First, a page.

Down Debt

Americans are really struggling with medical debt

Remember that show about a teacher who became a meth kingpin to cover his medical bills? New Zealander Walter White wouldn’t have done that.

But in the United States, 41% of American adults have medical debt, according to a study by Kaiser Health News and NPR.

Some may not have appeared in previous surveys or estimates because of how people handle them – for example, 17% of people mix their debts with credit cards, while 21% pay over time. time directly to a supplier.

How many debts are we talking about?

The survey found that 42% owe between $1,000 and $5,000, while 24% owe more.

What that looks like depends on each debtor’s situation, and those who are low-income, uninsured, black, Hispanic, female, or parents are often the hardest hit.

Eighteen percent of debtors fear they will never pay it back. And debt has branching effects:

  • 48% of debtors say they have exhausted their savings to pay off their debts, and many are placing bills on credit cards, which are accumulating interest
  • 1 of 7 debtors say they were denied needed care due to unpaid bills
  • People with medical debt are 2x as likely to skip care
  • Many debtors have delayed college and home ownership, or had trouble buying a car or renting an apartment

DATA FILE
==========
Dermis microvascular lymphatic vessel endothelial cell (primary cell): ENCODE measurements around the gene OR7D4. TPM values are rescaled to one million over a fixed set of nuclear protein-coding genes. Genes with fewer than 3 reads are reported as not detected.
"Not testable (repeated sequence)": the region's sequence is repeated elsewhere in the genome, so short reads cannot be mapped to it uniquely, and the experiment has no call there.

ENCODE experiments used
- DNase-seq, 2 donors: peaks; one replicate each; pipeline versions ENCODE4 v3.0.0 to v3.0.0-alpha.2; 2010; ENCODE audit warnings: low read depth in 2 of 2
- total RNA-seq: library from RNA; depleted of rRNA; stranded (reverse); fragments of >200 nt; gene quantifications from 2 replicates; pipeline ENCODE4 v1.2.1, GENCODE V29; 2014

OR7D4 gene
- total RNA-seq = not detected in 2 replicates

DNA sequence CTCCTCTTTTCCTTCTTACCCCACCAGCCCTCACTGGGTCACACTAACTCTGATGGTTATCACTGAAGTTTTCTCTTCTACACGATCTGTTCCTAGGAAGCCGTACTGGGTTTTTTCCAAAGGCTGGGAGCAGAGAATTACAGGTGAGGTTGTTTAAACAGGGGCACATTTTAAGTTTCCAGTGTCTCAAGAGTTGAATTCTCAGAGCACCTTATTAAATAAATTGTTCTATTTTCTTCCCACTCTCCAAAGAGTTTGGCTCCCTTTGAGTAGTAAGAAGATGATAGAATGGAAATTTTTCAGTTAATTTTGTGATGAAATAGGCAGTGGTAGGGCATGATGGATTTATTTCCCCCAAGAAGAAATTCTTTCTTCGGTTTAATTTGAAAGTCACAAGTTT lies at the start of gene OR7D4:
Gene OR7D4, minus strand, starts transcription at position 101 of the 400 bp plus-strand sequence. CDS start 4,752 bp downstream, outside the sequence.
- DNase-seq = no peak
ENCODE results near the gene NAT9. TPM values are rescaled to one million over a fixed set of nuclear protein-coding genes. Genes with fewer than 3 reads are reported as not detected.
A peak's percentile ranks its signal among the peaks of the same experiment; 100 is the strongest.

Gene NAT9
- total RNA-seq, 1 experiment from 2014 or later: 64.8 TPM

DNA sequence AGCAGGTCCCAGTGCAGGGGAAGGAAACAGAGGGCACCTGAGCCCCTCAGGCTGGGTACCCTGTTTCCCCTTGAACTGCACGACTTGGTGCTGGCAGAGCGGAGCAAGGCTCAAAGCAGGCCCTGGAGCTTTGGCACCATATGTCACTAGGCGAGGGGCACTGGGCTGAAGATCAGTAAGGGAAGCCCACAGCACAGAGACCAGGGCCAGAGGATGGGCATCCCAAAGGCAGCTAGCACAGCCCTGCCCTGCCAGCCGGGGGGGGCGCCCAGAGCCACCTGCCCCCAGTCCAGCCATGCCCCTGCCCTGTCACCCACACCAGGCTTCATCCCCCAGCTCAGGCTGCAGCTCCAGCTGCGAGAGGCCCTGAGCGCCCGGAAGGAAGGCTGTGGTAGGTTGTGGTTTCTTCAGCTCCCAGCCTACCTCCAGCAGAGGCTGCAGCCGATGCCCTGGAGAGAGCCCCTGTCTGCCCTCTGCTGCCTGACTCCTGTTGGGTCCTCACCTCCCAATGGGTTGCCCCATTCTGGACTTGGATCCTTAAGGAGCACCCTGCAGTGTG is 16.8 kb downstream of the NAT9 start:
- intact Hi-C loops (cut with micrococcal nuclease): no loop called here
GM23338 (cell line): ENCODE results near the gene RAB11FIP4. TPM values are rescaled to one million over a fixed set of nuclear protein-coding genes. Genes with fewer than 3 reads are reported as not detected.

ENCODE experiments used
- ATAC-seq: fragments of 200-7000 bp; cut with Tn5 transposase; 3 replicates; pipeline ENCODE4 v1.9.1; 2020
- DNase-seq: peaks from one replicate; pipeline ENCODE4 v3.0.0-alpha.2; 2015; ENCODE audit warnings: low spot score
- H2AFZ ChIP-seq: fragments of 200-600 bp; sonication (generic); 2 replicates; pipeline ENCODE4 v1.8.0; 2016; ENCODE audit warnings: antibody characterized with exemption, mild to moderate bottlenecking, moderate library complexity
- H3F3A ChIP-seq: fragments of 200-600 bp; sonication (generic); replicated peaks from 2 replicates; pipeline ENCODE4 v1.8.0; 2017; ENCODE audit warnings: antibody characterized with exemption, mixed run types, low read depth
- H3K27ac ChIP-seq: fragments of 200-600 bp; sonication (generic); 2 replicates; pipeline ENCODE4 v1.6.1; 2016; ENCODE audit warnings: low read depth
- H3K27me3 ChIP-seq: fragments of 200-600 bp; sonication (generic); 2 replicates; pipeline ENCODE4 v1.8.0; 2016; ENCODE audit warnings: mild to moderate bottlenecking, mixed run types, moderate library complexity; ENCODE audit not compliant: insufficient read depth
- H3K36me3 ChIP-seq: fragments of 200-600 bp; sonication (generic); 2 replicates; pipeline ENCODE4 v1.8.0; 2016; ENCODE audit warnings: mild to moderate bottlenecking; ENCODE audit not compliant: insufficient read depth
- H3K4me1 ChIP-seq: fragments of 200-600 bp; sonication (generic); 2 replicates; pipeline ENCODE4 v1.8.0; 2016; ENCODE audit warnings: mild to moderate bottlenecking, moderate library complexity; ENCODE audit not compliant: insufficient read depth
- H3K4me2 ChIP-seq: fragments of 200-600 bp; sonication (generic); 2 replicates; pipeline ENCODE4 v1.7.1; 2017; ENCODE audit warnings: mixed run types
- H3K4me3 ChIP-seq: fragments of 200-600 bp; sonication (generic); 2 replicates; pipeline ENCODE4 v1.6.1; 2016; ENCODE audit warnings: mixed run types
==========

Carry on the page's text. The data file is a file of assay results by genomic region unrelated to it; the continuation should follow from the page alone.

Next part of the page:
What can be done to treat it?

Medical costs can often be shockingly high, even for the insured.

  • In 2020, a woman went to an in-network center for surgery but was surprised with a $2,000 bill because the anesthesiologist was not in-network.

The No Surprises Act aims to prevent this, by prohibiting out-of-network billing for emergency care, supplementary care (eg, anesthesiology, radiology), and out-of-network providers working at in-network facilities.

New transparency laws also require hospitals to post prices for 300 common services. However, in February, only ~14% were compliant, compared to CNBC.

And the core problem remains: people can’t afford treatment because medical costs and deductibles have continued to rise.

BESIDES: consumer reports has some tips for avoiding high medical bills and managing them if they occur.

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